When Conder returned to London it was not long before his artistic gifts and dandyish charm attracted the attention of a few fellow spirits of the Nineties, including the poet and critic Arthur Symons, Ernest Dowson, Max Beerbohm and Oscar Wilde. Beardsley, the great draftsman of his age as Conder was the colourist, had his reservations and Walter Sickert avoided him. ‘I don’t drink and I am a snob,’ he said, seeing Conder in Dieppe in disreputable female company. Wilde owned one of Conder’s early fans for which he later became celebrated. ‘Dear Conder!’ exclaimed Oscar. ‘With what exquisite subtlety he goes about persuading someone to give him 100 francs for a fan, for which he was fully prepared to pay 200!’

As an ‘extra’ in Lautrec’s paintings of 1892, like a handsome, blond-haired flâneur, Conder sits in his slightly out-of-date evening finery, usually with a woman and diffusing an air of detachment. This was at a time when his attraction to women was legendary, though he was far from fastidious in choosing a companion for the night. John Rothenstein told me that, according to his father, Conder could have intimate relations with any woman, however old or ugly.

It was at Lautrec’s suggestion that Conder and Rothenstein had their first exhibition at the gallery of Père Thomas which was favourably noticed in the Figaro, and they were praised by Degas and Pissarro. But Conder was beginning to have bouts of illness that laid him up for long periods of time. These were, of course, symptoms of his malady, which would finally bring him insanity and death in 1909.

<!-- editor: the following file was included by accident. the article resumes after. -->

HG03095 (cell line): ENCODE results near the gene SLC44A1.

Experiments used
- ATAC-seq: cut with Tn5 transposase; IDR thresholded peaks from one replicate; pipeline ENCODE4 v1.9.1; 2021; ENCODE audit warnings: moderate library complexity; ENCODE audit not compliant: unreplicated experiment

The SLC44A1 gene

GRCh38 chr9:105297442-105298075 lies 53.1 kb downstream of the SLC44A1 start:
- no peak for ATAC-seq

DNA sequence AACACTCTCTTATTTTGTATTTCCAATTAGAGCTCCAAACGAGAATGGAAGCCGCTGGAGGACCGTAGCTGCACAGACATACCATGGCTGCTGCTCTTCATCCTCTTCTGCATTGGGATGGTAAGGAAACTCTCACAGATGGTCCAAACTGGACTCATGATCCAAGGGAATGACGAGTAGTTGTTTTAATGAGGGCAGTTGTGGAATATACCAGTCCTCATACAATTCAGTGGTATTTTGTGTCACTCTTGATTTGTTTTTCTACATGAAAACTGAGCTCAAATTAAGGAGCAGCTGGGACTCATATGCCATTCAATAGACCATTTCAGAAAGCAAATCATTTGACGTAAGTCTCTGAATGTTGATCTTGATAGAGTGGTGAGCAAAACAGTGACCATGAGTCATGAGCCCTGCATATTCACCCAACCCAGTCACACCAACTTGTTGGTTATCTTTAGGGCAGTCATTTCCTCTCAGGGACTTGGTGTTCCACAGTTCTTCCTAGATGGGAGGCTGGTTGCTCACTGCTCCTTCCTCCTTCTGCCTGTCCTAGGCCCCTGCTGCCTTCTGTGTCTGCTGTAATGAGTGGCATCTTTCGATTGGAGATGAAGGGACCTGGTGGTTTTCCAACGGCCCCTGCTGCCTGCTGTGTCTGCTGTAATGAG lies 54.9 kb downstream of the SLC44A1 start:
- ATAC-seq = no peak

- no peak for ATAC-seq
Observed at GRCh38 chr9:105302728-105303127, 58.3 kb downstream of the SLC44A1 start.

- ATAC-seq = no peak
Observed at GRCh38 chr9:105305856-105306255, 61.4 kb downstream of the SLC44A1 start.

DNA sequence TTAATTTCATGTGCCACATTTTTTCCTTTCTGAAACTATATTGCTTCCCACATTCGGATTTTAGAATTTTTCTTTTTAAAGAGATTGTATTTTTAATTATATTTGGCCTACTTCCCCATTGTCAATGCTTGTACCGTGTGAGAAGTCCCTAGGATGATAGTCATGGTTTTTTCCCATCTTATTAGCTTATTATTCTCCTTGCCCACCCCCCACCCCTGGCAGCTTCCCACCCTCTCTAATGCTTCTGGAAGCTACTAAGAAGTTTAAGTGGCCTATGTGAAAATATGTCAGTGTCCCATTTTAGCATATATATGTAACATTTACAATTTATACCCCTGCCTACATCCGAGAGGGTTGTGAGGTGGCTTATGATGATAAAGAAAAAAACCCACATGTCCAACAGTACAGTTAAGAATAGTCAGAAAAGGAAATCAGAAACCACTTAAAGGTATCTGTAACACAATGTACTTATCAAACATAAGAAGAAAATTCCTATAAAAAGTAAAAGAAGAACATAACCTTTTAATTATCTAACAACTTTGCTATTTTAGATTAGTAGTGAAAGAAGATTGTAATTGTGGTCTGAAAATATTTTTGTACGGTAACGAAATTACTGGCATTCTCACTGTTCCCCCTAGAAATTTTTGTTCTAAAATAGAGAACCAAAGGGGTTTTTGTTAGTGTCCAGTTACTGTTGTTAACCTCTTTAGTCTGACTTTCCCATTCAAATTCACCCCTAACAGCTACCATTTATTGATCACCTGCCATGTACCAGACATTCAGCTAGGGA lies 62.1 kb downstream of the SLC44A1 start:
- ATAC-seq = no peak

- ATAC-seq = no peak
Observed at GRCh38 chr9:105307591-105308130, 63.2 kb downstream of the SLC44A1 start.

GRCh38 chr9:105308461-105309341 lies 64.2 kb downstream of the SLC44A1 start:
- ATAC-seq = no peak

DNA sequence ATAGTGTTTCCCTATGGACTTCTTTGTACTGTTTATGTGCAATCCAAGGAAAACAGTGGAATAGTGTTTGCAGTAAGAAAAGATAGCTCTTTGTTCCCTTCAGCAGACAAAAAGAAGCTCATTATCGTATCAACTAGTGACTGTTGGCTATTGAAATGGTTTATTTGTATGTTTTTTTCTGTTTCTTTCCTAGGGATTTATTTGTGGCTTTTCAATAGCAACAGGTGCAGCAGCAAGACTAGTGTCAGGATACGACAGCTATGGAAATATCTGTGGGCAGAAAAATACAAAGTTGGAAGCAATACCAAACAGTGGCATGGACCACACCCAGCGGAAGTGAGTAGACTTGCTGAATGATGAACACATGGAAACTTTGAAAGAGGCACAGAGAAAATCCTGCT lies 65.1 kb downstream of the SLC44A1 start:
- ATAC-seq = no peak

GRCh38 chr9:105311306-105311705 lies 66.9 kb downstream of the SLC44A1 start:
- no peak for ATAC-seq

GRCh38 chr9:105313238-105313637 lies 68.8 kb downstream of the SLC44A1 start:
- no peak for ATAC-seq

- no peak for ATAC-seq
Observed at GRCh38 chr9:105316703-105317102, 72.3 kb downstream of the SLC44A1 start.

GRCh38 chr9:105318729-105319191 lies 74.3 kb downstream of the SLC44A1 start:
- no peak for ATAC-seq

Since I was a schoolboy in Melbourne and bought my first Conder lithograph that depicted, had I known it then, a lesbian boudoir out of Balzac, I have always been interested in the artist’s life and brief career. He expressed, more than any other English painter, the hot-house atmosphere of the decadence. However, as the Nineties wore on, Conder’s inspiration grew fitful and enervated, though there were inspired intervals and, at his best, he was the equal of Whistler. Periodically, his chronic illness struck him down and he died insane at the Holloway Sanatorium at Virginia Water in 1909 at the age of 38. It was a career that spanned little more than 15 years, but towards the end of his life Conder did two unforeseeable things: he married and became briefly fashionable. He outlived Lautrec, Dowson, Beardsley, Lionel Johnson, Francis Thompson and Oscar Wilde, but by the end of the first world war he was all but forgotten.

In my years as a Conder collector I had often speculated that there might still exist a record of Conder’s last years at Virginia Water, but I dismissed the idea as impossible and that records of his death had disappeared as irrevocably as had his grave, at the little churchyard in Virginia Water. In 1948, the Royal Holloway Hospital was transferred to the NHS and for the next 12 years it became derelict, pillaged and vandalised.

A couple of years ago, to my amazement, I received a letter from a Spanish antique dealer offering me Conder’s medical records. These had survived in a heavy calf-bound volume, badly scuffed. The book had turned up at a street market in a suburb of Barcelona and had serendipitously being washed up, like precious flotsam, at my feet! It is a tragic record of the decline and death of Lautrec’s friend and subject, and one of the most exquisite talents of his day. There is an entry shortly before the end which reads:

‘Patient is well occupied; his pictures still show considerable merit.’

© Barry Humphries